CMS Takes Aim at Off-Campus Provider-Based Departments, Again

on Tuesday, 31 July 2018. All News Items | Outpatient Services | Billing

More Bad News

On July 25, 2018, CMS finally released the 2019 Proposed Rule for Outpatient Prospective Payment System (OPPS) for hospitals and Ambulatory Surgical Centers (ASCs) (link to Proposed Rule). Toward the end of the OPPS portion of the rule, there is a section titled “Proposed Nonrecurring Policy Changes” that could also be appropriately named, “Bad News for Hospital Off-Campus Provider-Based Departments.”

Background

Before discussing the proposed rule changes, let’s define some terms and examine some history concerning provider-based departments (PBDs). Provider based entities are created or acquired by the main hospital to furnish healthcare services and are under the ownership, administrative, and financial control of the main provider, in accordance with Medicare’s provider-based rules (42 CFR 413.65). PBDs may be on-campus, that is immediately adjacent to the hospital’s main buildings or within 250 yards of the main buildings, or off-campus, which are PBDs located beyond 250 yards from the main hospital buildings.

The concern over the past several years with PBDs is that they furnish the same types of services provided in a physician office setting but receive higher Medicare payments due to Medicare’s payment rules for outpatient hospital services versus physician fee schedule payments. The Medicare patient (beneficiary) payment share is also more for hospital-based services. In 2015, Section 603 of the Bipartisan Budget Act of 2015, addressed some of these concerns. The Act required “new” off-campus PBDs to be paid under a payment system other than the OPPS that would provide payments more equitable with physician office payments. “New” off-campus PBDs were those PBDs that did not furnish and bill for services prior to the date of enactment of the Act, November 2, 2015.

CMS created other exceptions to the application of Section 603 so the below entities and services are known as “excepted” provider-based departments. Excepted PBDs and excepted services continue to be paid under OPPS.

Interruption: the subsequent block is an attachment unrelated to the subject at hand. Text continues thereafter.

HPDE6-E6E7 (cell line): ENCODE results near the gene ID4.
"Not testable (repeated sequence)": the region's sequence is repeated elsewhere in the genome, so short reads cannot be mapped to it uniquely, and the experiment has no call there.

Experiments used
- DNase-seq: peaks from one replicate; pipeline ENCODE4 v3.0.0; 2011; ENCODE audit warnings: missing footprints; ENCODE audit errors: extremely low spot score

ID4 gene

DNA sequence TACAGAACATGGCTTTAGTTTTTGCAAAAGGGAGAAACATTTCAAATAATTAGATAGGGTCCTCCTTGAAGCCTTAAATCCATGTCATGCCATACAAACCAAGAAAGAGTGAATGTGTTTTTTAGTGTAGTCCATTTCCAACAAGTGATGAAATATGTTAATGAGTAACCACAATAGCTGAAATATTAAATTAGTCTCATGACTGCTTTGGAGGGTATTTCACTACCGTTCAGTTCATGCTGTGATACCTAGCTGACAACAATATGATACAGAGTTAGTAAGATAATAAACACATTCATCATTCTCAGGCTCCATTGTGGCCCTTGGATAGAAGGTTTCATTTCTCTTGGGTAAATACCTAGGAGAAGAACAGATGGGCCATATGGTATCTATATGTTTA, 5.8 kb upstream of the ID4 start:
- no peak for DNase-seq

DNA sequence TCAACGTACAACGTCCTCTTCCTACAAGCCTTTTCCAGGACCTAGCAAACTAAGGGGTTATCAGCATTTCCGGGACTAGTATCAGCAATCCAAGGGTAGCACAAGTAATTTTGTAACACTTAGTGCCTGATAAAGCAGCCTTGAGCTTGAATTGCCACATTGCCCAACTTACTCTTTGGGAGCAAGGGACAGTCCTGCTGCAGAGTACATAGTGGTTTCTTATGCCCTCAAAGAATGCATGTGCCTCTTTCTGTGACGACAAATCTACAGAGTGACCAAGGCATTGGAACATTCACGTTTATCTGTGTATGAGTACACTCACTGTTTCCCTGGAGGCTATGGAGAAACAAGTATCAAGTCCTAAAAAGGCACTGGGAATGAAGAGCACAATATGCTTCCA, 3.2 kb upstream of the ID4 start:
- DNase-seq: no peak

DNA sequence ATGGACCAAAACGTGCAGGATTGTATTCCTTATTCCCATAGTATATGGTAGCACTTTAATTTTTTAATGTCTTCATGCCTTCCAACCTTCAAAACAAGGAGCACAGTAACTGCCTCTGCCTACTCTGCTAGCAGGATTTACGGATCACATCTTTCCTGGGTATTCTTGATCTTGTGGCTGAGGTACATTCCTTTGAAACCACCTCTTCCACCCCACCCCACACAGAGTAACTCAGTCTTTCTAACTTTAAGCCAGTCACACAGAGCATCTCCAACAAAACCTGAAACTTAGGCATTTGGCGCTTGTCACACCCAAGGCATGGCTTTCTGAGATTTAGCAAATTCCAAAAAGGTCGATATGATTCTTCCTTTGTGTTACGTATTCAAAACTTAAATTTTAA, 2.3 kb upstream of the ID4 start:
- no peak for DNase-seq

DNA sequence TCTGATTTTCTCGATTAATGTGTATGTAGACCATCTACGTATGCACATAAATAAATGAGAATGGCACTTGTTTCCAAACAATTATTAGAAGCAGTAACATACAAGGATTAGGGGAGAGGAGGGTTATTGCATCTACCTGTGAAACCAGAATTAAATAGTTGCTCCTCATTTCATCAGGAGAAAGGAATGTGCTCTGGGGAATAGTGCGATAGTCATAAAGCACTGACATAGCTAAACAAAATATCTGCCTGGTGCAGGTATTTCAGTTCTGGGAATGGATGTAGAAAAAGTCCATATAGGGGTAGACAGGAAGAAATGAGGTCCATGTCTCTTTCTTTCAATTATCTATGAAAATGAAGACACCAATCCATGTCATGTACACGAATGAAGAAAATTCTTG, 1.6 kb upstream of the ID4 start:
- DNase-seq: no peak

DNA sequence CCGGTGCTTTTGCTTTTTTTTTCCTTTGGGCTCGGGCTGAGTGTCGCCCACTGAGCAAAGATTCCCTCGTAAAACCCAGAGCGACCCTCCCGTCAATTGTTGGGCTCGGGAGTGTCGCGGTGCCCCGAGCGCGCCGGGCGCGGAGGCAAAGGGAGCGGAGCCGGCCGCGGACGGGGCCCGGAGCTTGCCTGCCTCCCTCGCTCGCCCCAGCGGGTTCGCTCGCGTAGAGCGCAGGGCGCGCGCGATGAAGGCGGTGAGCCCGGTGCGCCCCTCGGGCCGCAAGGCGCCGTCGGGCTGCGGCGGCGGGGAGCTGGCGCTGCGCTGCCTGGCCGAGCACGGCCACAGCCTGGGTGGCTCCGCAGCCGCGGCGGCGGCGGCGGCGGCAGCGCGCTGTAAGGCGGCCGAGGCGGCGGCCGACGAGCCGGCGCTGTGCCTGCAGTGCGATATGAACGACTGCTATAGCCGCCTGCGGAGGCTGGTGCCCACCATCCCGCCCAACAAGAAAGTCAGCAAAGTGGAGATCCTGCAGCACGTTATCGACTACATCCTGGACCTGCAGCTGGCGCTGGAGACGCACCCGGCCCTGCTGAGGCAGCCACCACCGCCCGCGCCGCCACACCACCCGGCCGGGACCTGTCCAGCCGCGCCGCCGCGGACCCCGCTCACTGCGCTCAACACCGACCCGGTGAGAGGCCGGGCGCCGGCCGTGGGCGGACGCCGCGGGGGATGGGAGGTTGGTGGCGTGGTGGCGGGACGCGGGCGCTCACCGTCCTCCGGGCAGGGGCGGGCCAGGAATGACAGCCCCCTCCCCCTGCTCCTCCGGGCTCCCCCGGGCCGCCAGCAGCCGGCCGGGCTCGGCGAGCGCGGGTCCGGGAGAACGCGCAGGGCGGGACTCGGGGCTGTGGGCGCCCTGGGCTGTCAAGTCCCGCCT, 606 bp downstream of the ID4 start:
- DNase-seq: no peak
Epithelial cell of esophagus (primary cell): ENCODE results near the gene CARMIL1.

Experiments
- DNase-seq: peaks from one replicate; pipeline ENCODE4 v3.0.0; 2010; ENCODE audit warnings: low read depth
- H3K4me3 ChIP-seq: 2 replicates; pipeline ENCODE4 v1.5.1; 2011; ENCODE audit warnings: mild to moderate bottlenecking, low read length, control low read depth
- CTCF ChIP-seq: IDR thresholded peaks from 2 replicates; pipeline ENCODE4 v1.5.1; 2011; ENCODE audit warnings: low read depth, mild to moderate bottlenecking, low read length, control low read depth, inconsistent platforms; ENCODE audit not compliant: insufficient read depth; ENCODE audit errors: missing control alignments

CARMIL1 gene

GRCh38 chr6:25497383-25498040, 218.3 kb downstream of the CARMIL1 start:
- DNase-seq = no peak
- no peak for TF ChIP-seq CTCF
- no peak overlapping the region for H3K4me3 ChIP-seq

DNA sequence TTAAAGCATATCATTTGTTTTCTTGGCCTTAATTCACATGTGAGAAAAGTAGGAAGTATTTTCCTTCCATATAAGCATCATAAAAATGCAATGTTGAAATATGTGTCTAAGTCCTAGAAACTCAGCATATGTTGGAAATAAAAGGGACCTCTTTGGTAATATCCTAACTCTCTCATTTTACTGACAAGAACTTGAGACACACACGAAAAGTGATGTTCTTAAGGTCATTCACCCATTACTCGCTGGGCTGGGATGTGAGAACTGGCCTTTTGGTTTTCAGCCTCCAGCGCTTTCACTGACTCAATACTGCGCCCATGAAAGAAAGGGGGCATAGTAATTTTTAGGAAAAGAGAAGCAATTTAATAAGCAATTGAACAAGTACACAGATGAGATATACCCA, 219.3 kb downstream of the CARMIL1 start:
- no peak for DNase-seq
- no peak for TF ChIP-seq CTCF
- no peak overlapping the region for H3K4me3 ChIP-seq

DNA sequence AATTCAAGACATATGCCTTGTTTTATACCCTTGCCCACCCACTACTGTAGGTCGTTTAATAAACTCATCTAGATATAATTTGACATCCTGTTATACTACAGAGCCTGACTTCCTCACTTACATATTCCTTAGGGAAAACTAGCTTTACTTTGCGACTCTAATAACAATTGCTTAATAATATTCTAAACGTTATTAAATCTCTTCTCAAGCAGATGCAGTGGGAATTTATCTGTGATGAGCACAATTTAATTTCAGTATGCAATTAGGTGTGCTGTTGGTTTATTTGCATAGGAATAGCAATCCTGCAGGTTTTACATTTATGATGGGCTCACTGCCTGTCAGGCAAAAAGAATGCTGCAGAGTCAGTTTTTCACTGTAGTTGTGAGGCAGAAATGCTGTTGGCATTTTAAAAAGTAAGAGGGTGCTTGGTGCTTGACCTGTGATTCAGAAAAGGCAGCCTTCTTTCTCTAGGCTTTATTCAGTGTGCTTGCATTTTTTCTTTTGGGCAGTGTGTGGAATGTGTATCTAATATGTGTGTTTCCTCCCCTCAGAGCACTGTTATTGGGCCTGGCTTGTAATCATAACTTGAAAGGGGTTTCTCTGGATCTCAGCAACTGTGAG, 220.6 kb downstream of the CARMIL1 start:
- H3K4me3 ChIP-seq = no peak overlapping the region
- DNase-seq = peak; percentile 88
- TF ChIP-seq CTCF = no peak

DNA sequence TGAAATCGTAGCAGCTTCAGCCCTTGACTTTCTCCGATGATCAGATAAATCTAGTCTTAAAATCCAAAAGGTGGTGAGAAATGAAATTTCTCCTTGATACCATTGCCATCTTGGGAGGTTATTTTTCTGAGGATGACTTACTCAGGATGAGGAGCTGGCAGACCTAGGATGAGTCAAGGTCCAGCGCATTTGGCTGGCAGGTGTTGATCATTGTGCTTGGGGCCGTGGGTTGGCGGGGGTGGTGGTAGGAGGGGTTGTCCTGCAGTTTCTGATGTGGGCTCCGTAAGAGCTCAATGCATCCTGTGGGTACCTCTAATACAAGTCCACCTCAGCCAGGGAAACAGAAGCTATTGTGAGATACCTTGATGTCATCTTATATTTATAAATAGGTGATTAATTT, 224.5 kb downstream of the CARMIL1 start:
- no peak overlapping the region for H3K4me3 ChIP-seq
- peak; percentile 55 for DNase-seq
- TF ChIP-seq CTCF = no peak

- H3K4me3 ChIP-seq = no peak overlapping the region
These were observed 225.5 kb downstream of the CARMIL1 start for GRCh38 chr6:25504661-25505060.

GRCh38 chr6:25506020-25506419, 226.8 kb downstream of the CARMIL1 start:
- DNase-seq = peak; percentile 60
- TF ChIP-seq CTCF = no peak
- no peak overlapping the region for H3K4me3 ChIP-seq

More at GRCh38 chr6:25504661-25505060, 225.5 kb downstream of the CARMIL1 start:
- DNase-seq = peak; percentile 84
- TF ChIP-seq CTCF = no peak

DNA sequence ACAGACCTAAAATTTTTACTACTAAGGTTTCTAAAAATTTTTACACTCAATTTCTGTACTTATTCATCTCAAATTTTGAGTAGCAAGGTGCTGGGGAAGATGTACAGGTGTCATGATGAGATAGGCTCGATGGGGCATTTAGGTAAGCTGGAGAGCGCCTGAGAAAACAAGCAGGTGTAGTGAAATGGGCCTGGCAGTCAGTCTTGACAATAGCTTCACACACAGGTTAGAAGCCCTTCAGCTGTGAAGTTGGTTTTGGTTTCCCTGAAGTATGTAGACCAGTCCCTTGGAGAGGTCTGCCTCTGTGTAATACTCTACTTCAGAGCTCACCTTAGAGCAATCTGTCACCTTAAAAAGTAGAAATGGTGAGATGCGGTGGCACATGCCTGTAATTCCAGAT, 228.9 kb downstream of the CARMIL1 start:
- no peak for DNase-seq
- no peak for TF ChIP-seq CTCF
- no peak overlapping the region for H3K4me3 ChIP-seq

• On-campus PBDs
  • “Grandfathered” off-campus PBDs – those furnishing and billing for services before November 2, 2015
  • Services furnished by a dedicated emergency department

This means “non-excepted” PBDs are those new off-campus PBDs that do not meet one of the above exceptions and that will no longer be paid under OPPS.

To implement the requirements of Section 603, beginning January 1, 2017, services provided by non-excepted off-campus PBDs are paid under the Medicare Physician Fee Schedule (PFS) at special rates established for this provision. Currently, and proposed for 2019, these non-excepted services, that would previously have been paid under OPPS, are paid under the PFS at 40% of the OPPS payment rate. Providers append modifier “PN” to these non-excepted services to trigger the reduced payment rate. In addition to the reduced payment rates, OPPS packaging rules and most adjustments continue to apply to these non-excepted services – a double whammy, so to speak. Excepted off-campus PBD services are reported with modifier “PO” to allow CMS to gather data on the volume of these services, but as stated above, payment for excepted services is currently still made under the OPPS rates.

Continuing Concerns

In the proposed rule, CMS states, “the majority of hospital off-campus departments continue to receive full OPPS payment (including off-campus emergency departments and excepted off-campus departments of a hospital), which is often higher than the payment that would have been made if a similar service had been furnished in the physician office setting.” Also, CMS is extremely concerned about the continuing growth of outpatient hospital services. Despite the implementation of a prospective payment system (OPPS) in 2000 and increased packaging in recent years, “the OPPS has been the fastest growing sector of Medicare payments out of all payment systems under Medicare Parts A and B” which CMS attributes in large part to the payment differential between hospital-based services and physician office services. Here are a few quotes from the proposed rule that highlight CMS’s concerns:

“Total spending has been growing at a rate of roughly 8 percent per year under the OPPS, and total spending under the OPPS is projected to further increase by more than $5 billion from approximately $70 billion in CY 2018 through CY 2019 to nearly $75 billion.”

“We (CMS) are concerned that the rate of growth suggests that payment incentives, rather than patient acuity or medical necessity, may be affecting site-of-service decision-making. This site-of-service selection has an impact on not only the Medicare program, but also on Medicare beneficiary out-of-pocket spending.”